By BRENT STUBBS
Senior Sports Reporter
SHAUNAE Miller-Uibo fell short of her attempt at a rare 200/400 metre double at the International Amateur Athletic Federation World Championships, but she retained her Tribune Sports' Female Athlete of the Year honours.
In what has been another sensational year for the 23-year-old leading lady, Miller-Uibo began by walking down the aisle in an elaborate ceremony at Atlantis where she wed her college sweetheart Maicel Uibo, a decathlete from Estonia.
The officiant was Apostle J Rodney Roberts, of Five Porches Ministries, assisted by Prophetess Janice McKenzie, who had predicted that the Bahamian track star would win Olympic gold in 2016. Shaun Miller, her father, gave her away.
With the ink still setting on her marriage certificate, Miller-Uibo skipped her honeymoon to head to New York City the following weekend where she picked up the victory at the 110th edition of the Millrose Games at the Armory's New Balance Track and Field Center.
On Saturday, May 27, Miller-Uibo was runner-up to her American training partner Tori Bowie at the IAAF Diamond League's Prefontaine Classic on Saturday in Eugene, Oregon, where she ran a national record of 21.91 seconds in the women's 200 metres.
In the process, Miller-Uibo improved on her previous national record of 22.05 that she ran on June 11, 2016 at the Jamaica's National Racer's Grand Prix in Kingston, Jamaica.
At the Adidas Boost Boston Games on an elevated straight track constructed between Boston Common and the Public Gardens, Miller-Uibo sped down Charles Street to ink her name as the first Bahamian female to hold a world record in an athletic event.
Miller-Uibo posted her winning time of 21.76 seconds to erase the previous straight world record held by her American arch-rival Allyson Felix of 22.55 that she established in Manchester, England, on May 15, 2010.
In what was expected to be the crowning of her young professional career, Miller-Uibo was hoping to up the stakes at the IAAF World Championships in London, England in August with a 200/400 triumph.
But after fading from glory to a disappointing fourth place in the final of the marquee 400m in the last 50m, Miller-Uibo returned two days later to getting on the podium with a bronze in the 200m.
Closing out her year in Europe in September, Miller-Uibo emerged as the first Bahamian to cash in on two year-ending finals, surpassing Tonique Williams, whom she joined (as the first to win a Golden League title as it was back then in 2004) when she captured the first title in a national record breaking performance in the women's 200 metres at the Zurich Weltklasse.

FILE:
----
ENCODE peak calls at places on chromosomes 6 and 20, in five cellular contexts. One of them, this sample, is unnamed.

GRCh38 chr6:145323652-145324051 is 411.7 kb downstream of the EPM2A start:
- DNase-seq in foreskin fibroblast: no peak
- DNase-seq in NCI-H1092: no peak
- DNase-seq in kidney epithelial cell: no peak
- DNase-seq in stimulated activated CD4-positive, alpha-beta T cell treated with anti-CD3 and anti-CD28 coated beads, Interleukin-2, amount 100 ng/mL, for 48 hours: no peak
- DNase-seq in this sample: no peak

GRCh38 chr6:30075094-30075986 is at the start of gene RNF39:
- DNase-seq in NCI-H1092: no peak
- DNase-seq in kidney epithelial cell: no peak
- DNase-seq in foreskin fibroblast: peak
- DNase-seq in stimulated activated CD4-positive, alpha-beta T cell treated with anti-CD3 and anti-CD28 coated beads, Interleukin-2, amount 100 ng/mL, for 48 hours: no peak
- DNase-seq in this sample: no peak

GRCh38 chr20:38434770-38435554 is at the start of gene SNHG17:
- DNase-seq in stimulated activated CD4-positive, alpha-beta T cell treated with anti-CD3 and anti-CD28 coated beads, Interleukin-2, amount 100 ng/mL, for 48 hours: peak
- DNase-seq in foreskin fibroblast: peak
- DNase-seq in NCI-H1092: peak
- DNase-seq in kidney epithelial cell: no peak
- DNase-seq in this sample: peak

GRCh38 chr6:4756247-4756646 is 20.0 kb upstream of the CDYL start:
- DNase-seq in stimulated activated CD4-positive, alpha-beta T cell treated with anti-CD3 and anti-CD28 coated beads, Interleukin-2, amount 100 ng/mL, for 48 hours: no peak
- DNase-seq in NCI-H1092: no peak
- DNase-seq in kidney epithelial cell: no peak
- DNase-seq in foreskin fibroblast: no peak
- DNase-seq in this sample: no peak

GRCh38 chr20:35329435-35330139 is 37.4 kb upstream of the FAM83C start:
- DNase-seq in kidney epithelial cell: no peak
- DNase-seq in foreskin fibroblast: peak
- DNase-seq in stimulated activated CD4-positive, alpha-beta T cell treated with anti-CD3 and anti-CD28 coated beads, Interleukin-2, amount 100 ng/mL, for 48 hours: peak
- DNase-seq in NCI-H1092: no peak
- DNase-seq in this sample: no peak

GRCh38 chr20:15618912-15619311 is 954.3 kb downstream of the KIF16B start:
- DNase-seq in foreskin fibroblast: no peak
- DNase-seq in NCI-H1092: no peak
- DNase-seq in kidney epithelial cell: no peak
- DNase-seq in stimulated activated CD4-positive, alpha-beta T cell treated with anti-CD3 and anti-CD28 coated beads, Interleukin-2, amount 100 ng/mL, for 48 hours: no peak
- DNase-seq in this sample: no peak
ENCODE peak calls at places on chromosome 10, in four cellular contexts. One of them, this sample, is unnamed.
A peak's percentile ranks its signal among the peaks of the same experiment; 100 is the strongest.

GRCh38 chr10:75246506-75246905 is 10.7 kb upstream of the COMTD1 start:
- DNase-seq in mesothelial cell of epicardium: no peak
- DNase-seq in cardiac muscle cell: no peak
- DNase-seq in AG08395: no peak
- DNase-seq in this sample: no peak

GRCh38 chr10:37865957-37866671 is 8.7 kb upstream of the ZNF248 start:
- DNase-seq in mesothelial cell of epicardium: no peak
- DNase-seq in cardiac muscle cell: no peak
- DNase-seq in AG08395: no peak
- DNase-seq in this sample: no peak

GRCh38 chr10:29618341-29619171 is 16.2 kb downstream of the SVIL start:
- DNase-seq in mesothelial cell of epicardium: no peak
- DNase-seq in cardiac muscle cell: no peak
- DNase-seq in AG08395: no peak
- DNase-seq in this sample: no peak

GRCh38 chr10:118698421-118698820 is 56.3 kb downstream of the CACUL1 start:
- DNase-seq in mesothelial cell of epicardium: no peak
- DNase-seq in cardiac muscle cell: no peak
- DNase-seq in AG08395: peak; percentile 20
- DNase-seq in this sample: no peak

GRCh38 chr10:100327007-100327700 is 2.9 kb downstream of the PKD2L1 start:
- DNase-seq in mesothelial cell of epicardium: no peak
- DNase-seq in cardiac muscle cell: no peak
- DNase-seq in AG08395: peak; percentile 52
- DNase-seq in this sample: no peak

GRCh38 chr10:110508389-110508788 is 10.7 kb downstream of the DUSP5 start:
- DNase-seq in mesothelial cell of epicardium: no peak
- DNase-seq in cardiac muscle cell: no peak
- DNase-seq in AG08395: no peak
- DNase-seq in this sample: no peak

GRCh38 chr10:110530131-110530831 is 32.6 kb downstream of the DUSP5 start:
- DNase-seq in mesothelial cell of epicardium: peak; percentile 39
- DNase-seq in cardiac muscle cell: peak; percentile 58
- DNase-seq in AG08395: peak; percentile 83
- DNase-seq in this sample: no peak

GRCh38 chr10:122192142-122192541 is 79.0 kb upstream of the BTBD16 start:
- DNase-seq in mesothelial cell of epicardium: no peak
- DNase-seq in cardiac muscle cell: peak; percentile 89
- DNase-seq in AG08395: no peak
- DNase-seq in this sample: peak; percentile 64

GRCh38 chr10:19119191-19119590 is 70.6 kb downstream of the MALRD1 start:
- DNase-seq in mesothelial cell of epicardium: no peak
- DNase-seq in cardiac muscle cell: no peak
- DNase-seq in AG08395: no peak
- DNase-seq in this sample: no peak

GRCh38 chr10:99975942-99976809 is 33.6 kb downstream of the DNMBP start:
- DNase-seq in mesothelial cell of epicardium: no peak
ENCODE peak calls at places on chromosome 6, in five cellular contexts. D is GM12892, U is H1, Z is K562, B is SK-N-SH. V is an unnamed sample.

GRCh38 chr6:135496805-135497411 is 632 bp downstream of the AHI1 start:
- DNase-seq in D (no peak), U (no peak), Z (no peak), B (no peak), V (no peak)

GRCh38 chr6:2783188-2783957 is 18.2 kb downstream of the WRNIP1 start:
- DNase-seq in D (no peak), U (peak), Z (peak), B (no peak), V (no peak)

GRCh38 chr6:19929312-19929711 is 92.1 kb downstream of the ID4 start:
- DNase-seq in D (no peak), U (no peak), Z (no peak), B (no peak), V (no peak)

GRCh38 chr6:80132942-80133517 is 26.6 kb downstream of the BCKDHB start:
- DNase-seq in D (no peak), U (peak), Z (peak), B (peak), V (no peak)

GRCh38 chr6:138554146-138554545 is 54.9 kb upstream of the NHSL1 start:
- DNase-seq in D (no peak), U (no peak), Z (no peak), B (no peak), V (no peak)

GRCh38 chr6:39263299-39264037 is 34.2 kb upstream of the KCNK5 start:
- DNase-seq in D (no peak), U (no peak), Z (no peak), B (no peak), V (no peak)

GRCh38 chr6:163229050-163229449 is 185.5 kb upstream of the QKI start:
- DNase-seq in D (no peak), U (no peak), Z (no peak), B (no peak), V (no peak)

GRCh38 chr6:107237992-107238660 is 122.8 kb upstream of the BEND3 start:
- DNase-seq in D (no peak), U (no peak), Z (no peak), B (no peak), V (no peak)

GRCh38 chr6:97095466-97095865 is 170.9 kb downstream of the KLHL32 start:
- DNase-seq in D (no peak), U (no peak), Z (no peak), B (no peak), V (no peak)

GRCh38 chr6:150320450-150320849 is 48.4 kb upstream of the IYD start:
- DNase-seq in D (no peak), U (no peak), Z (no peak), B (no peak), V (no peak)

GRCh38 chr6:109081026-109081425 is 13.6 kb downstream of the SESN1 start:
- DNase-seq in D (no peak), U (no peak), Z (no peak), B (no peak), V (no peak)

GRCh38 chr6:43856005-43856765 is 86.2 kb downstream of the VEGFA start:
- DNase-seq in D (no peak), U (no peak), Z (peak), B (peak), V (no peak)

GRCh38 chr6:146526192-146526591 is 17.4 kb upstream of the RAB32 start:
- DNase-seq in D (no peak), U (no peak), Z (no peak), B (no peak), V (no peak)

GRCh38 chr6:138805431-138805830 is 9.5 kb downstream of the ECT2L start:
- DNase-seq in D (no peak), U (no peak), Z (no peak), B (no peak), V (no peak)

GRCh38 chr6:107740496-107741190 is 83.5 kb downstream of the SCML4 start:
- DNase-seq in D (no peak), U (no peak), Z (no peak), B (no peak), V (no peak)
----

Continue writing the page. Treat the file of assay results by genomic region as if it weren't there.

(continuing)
She came back at the Van Damme Memorial in Brussels to add the 400 metres crown with a world leading time of 49.46, pushing her hefty payday to $100,000 - $50,000 each for the victories.
The Grand Bahamian came into her own in her second season in the Women's National Basketball Association with the Connecticut Sun and her performance enabled her to earn the runner-up spot on the Tribunes list.
The 23-year-old 6-feet-6 forward/center helped to power the Sun into the WNBA playoffs as the fourth seeded team, only to be eliminated by the Phoenix Mercury.
During the course of the regular season, Jones was selected to the Eastern Conference's team for the WNBA All-Star Game on July 22 at the KeyArena in Seattle, Washington where she was awarded near the end of the game with a slam dunk.
The highlight of her season came as she finished with an averaged double-double in points and rebounds and also averaged career-highs in scoring, rebounding and blocked shots, quickly emerging as one of the rising young stars in the league.
She also shattered the single season record for rebounds, grabbing 403 rebounds in the 2017 season, surpassing Tina Charles' previous record of 398.
For her efforts, Jones was named the 2017 WNBA Most Improved Player.
With the season completed, Jones took her talent to China where she is currently averaging 25.7 points and 18.1 rebounds per game for the Shanxi Xing Rui in the Women's Chinese Basketball Association.
Note: There were a number of competitors who were named to the list of contenders for the top spot, in no particular order, including tennis player Kerrie Cartwright, pro basketball player Waltiea Rolle and collegiate player Lashann Higgs, bodybuilder Lakeisha Miller, golfer Georgette Rolle, swimmer Lilly Higgs, track and field athletes Ty'Nia Gaither and Devynne Charlton, rower Emily Morley and judo athlete Cynthia Rahming.